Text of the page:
Join us for Office Hours with Dr. Jack Freund featuring a special guest

Blog Post

What Cybersecurity Metrics Should I Report to My Board?

April 2, 2024

Table of Contents


  • Chief information security officers (CISOs) and other cybersecurity leaders often struggle to communicate performance data to the board of directors in a way that these high-level stakeholders understand.
  • For more effective communication, CISOs need to focus on translating cybersecurity data into broader business terms that can be leveraged to create data-driven strategies. 
  • Typically used to manage risk in financial terms, the metrics most important to report to the board are the likelihood of experiencing various cyber events, coupled with their potential severities. 
  • Other important information to report includes the organization's cyber risk posture over time, business loss impact scenarios, ROI for cybersecurity investments, third-party cyber risk exposure, cyber insurance coverage optimization, and cyber risk benchmarks for comparisons to key industry peers.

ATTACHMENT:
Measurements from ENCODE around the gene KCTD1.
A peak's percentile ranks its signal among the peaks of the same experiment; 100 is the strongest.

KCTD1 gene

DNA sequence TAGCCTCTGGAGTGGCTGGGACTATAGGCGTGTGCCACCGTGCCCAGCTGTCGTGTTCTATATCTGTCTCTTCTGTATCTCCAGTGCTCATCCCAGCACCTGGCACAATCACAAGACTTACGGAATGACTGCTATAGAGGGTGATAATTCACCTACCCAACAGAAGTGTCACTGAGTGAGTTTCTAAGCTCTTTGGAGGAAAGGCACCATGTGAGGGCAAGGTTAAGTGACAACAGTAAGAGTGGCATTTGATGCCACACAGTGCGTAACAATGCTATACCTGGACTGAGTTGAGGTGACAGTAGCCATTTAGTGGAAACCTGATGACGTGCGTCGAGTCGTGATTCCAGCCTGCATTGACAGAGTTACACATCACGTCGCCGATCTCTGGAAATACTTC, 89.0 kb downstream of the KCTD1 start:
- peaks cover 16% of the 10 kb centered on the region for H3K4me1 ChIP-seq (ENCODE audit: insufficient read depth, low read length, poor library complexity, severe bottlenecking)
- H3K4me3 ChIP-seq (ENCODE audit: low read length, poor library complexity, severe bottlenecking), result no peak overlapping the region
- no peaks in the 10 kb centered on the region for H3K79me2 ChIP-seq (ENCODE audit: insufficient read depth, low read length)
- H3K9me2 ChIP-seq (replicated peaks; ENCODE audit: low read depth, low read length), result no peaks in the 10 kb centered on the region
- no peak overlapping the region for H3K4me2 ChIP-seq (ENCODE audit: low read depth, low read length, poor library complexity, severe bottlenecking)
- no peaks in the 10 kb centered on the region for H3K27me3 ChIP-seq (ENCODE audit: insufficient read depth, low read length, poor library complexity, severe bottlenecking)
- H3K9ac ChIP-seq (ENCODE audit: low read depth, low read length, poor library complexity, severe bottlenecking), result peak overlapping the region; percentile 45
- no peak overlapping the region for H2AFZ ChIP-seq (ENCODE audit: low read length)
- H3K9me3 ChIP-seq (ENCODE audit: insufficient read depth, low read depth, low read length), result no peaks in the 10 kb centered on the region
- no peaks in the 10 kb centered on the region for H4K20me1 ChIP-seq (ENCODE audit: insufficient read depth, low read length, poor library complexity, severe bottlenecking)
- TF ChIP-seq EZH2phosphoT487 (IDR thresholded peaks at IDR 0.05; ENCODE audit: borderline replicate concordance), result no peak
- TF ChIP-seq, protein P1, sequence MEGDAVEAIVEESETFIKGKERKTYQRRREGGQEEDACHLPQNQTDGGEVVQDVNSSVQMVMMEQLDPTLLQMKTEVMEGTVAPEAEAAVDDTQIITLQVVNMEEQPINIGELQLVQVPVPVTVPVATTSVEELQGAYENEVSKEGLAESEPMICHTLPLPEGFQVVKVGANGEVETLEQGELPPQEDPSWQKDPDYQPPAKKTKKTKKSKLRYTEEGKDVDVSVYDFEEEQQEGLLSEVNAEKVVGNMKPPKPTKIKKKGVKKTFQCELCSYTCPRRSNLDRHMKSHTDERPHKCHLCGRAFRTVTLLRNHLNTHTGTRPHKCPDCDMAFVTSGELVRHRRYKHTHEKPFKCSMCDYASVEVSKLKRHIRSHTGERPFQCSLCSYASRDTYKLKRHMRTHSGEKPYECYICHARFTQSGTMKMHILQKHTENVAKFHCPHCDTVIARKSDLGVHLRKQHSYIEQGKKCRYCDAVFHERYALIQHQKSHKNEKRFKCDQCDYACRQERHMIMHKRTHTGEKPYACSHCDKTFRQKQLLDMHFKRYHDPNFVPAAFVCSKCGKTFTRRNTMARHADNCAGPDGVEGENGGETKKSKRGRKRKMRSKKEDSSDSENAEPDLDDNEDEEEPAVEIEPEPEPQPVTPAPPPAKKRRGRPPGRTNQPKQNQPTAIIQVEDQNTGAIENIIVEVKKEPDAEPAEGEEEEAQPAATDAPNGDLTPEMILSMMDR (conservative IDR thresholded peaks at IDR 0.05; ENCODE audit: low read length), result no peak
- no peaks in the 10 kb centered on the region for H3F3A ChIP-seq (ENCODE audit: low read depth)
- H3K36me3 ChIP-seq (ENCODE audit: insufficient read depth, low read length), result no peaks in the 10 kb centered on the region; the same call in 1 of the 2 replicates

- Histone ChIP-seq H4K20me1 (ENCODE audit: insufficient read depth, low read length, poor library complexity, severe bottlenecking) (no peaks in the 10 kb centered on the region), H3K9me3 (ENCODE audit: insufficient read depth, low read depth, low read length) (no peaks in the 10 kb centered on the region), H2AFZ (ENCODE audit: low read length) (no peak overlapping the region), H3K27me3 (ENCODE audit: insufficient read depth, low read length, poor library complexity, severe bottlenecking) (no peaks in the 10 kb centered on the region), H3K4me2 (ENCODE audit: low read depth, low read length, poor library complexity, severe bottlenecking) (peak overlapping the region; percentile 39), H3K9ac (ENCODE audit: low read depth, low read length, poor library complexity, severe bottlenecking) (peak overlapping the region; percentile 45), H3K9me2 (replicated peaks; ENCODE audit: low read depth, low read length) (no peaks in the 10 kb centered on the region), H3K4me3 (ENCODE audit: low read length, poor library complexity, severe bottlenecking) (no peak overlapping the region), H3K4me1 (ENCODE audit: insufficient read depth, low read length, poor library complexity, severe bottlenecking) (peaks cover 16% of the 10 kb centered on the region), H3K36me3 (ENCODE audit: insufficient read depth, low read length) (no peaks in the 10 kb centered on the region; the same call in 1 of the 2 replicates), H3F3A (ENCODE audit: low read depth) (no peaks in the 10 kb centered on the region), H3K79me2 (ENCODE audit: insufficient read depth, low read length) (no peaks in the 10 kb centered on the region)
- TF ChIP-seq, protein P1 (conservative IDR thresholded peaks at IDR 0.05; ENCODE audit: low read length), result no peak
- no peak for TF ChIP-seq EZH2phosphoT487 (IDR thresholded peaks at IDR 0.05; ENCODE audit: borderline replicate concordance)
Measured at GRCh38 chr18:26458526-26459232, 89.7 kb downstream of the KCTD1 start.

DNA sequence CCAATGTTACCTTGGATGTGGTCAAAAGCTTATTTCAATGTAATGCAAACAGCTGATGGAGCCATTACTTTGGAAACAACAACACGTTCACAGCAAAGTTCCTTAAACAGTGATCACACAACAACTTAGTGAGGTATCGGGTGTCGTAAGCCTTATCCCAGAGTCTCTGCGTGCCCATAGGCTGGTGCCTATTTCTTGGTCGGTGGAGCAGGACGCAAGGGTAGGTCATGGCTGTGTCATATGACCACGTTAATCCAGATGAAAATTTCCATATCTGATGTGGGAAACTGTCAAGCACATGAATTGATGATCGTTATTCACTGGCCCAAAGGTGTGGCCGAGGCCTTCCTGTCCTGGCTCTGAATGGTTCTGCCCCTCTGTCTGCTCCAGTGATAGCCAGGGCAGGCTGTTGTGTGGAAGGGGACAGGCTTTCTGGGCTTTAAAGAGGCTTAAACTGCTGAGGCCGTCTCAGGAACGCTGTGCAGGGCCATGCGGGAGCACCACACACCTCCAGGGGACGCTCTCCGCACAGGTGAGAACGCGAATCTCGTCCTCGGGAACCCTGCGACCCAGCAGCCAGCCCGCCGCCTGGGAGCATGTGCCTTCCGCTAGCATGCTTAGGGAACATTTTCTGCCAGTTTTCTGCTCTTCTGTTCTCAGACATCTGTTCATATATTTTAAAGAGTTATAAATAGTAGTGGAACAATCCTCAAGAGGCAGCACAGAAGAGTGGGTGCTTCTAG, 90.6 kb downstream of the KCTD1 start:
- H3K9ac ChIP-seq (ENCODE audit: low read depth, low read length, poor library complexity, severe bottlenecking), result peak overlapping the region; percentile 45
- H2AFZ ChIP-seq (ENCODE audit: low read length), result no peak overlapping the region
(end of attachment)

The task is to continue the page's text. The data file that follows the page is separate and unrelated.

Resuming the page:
• Leveraging cyber risk quantification (CRQ), CISOs can quickly transform complex and abstruse cybersecurity metrics into more familiar terms, facilitating meaningful discussions with high-level executives.
  • Access our free cybersecurity reporting template today, providing specific guidance on which performance metrics to report. 

Chief information security officers (CISO) or respective organizational cybersecurity leaders are most likely well aware of the cybersecurity risks their organizations face. However, being aware of and communicating important cyber risk management data to the board of directors are two entirely different matters.